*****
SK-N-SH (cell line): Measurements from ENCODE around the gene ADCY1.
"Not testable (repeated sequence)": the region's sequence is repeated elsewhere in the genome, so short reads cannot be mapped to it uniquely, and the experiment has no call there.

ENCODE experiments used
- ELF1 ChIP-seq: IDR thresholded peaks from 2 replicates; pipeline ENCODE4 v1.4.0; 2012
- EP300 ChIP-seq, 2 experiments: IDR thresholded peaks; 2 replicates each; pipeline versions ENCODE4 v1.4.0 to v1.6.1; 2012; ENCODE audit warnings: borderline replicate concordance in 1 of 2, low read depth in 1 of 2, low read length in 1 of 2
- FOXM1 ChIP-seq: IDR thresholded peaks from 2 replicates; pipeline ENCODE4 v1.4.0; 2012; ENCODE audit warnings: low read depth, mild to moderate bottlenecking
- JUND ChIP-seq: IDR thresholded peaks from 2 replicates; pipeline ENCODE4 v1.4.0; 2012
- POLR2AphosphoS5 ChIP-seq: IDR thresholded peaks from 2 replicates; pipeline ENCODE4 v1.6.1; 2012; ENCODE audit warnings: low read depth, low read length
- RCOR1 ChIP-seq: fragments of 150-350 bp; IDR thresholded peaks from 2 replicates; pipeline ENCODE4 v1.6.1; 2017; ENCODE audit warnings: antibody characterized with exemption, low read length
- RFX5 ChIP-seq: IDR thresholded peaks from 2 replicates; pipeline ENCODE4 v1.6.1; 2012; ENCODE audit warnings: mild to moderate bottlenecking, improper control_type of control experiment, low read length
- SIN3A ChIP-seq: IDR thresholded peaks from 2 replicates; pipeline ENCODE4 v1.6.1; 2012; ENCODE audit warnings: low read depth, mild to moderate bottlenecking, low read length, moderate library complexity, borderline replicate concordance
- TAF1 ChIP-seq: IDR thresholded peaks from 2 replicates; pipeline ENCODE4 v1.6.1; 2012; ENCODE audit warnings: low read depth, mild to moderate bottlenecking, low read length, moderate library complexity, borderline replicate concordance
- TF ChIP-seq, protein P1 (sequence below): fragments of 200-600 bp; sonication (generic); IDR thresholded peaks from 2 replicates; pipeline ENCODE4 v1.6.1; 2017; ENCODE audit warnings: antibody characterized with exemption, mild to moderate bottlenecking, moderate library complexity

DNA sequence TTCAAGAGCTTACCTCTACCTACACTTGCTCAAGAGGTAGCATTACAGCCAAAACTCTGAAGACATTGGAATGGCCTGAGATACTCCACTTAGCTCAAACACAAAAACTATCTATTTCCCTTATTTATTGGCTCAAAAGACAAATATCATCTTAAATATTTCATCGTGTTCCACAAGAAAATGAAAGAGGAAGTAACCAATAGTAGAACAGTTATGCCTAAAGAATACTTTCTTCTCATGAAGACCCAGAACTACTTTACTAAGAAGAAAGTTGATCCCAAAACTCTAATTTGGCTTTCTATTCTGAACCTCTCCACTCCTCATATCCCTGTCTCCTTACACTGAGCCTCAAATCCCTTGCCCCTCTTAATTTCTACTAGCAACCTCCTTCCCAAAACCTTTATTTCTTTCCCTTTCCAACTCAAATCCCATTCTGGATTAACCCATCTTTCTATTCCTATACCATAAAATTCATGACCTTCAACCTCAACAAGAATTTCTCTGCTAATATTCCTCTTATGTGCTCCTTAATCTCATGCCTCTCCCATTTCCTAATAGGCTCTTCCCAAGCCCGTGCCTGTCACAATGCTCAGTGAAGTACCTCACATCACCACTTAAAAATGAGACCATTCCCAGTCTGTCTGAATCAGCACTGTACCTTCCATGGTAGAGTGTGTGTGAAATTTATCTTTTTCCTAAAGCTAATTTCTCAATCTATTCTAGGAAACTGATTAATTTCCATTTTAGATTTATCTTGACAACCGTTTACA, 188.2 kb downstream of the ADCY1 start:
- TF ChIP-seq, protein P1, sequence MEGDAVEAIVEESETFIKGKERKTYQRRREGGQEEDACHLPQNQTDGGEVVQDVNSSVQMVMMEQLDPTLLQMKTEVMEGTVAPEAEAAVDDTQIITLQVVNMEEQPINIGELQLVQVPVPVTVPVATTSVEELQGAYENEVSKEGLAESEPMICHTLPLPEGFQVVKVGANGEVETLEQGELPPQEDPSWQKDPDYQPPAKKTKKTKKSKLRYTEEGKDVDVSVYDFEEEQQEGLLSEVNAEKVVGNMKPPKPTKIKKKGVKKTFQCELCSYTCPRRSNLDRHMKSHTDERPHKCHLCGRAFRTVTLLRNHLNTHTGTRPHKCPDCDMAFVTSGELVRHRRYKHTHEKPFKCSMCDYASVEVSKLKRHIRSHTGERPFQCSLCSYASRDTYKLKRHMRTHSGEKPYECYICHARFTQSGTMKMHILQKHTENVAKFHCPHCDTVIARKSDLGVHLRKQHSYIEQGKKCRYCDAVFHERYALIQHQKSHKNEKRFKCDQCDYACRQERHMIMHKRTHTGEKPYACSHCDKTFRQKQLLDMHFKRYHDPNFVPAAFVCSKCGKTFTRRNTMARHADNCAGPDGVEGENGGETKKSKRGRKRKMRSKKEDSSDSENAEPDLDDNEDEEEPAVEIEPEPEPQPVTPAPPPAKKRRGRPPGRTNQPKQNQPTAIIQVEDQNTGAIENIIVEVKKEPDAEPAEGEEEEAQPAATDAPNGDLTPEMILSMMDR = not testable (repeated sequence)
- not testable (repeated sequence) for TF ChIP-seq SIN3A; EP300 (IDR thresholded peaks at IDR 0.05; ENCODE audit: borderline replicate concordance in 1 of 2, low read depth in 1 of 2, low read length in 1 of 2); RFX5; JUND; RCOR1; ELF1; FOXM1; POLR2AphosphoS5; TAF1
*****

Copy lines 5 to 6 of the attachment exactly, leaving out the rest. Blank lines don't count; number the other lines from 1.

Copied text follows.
- EP300 ChIP-seq, 2 experiments: IDR thresholded peaks; 2 replicates each; pipeline versions ENCODE4 v1.4.0 to v1.6.1; 2012; ENCODE audit warnings: borderline replicate concordance in 1 of 2, low read depth in 1 of 2, low read length in 1 of 2
- FOXM1 ChIP-seq: IDR thresholded peaks from 2 replicates; pipeline ENCODE4 v1.4.0; 2012; ENCODE audit warnings: low read depth, mild to moderate bottlenecking